What was the best, what was the worst experience?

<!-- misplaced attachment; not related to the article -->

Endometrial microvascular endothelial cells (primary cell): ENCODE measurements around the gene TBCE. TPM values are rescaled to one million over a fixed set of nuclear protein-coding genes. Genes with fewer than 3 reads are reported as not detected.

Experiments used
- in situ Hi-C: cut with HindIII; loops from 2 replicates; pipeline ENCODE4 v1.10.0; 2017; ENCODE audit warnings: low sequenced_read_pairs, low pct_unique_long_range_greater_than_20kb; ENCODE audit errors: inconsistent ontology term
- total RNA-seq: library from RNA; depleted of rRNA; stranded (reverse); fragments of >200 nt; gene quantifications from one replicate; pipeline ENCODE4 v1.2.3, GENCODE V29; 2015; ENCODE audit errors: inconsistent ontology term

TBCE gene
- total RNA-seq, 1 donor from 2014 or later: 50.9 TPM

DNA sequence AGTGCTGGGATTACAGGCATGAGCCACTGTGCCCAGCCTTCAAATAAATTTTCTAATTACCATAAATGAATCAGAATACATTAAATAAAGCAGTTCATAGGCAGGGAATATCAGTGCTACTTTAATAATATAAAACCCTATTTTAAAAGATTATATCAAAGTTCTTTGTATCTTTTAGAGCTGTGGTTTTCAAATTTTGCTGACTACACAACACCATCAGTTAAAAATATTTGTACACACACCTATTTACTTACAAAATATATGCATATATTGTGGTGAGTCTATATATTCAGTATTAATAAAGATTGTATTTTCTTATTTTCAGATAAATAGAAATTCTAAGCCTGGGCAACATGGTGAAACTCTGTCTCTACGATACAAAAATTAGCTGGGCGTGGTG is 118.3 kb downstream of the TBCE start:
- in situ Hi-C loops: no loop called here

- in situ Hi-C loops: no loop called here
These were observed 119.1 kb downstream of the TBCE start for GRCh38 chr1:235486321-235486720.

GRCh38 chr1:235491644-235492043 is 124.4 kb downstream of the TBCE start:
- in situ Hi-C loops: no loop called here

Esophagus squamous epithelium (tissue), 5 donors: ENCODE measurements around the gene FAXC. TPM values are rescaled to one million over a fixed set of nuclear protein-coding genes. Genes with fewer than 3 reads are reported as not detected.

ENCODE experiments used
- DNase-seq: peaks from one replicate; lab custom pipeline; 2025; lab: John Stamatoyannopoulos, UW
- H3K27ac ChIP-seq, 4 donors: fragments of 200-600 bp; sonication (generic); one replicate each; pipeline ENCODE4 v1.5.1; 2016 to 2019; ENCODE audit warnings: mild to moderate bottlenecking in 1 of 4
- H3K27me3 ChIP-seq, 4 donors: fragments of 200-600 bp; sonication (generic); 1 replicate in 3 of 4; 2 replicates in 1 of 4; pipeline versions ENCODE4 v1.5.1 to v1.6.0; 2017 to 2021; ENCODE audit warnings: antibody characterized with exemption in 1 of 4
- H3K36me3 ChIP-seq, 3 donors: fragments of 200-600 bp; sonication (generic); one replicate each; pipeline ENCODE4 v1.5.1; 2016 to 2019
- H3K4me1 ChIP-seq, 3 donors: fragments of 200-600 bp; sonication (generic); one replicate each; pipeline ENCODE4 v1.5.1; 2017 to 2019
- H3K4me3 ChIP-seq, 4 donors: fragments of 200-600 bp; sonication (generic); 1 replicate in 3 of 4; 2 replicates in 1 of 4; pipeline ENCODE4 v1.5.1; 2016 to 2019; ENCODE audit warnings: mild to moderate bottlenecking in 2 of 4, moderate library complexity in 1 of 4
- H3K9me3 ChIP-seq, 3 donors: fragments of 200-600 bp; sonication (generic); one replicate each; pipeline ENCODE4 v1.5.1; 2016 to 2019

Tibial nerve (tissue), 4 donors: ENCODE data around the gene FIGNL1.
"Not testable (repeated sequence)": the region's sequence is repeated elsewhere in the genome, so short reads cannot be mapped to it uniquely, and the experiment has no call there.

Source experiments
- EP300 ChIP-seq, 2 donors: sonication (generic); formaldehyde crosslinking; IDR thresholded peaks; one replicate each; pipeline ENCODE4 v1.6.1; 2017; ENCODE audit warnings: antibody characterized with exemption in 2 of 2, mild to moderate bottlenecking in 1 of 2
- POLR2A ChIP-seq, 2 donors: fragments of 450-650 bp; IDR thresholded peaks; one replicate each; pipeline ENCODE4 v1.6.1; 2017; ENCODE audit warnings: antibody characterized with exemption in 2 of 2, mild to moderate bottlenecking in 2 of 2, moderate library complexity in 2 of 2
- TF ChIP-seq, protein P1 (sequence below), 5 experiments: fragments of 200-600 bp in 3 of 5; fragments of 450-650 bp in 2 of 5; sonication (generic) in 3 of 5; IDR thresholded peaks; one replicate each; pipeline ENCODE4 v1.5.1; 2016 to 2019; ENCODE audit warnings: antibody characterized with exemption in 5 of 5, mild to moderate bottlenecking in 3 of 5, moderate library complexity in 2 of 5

When I met the first time my coordinator in Lithuania, we were talking about the four emotional stages, you are supposed to have. It starts with the honeymoon phase, where you are overwhelmed by the new experiences you make. I think this one was quite long for me. At least I was really motivated and excited for everything. I wanted to meet as many new people as possible, to discover a lot of stuff and learn the new language. Moreover, I was super excited to life in a shared flat, the first time in my life and to do whatever I want, because I wasn´t living at home anymore. After a while the uncertainty and doubt phase outweighed. In my opinion I never had a time where I was really doubting what I am doing here in Lithuania. But I realised that my motivation to learn Lithuanian started to get lower and lower. It was the time, where the frustration started to hit, at least according to the learning process of the language. In general, this was a topic I was really struggling with, after I had quite a lot of grocery shopping trips, where I bought the wrong stuff, accidently. Like Kefir instead of milk or ketchup instead of tomato sauce. Moreover, I got frustrated when it came to the Covid situation at that time. Everything started to close again, and I couldn´t go anywhere without restrictions. It was even more annoying, because I didn´t know so many people at that time, and I was concerned that it would be hard to get into touch with new people. Furthermore, I realised that there were quite good sides in living with the family together. I had people around me who were caring, and everything was working. With my flatmate it was a bit different. Even though we got along quite well, in some topics we were really different, and it was not easy to find a conclusion. The next phase is called adaption. You get used to your new lifestyle and I started to have a new routine. I think, this was after Christmas when I came back to Lithuania, after spending some time with my family. I knew what I could do in my project, where I am needed and I started have a group of friends, with whom I was hanging out more regularly. It was also when we started to travel at the weekend and tried out new things. The last stage is the acceptance stage. It is the time when you really feel comfortable with your surroundings. This started for sure in early spring. I felt like Lithuania is my new home and I do belong here. I had my group of people I was hanging out with and knew my neighbourhood quite good. I didn´t need to use google maps anymore and I was so used to don´t understand the people on the street anymore. But I know that this was the time, where I also had my worst experience. It was the day before the first of my closest friends left, and I was really sad that this journey will come to an end soon. At that day, I wanted to print some pictures and organise some stuff for a goodbye present, but nothing worked out as it should have been. I was so annoyed at that day, and I was just thinking why the heck is this so hard to organise here. In Germany it would have been so easy, but here nobody understands me, and the system works a bit different here. Also, I cracked my phone, so I couldn’t use google maps anymore and my battery was so bad, that I basically couldn´t use my phone for more than 10 minutes without a power bank. This costs me a lot of strong nerves that day. I had a few more days like that, but they taught me a lot. Sometimes it doesn´t work out how I hoped it would be, but at the end everything will be fine. I guess this is some useful knowledge I gained. Because I had that with so many aspects, and now when I struggle with new situations, I am always thinking: “don´t be so stressed about it, at the end it will be fine!”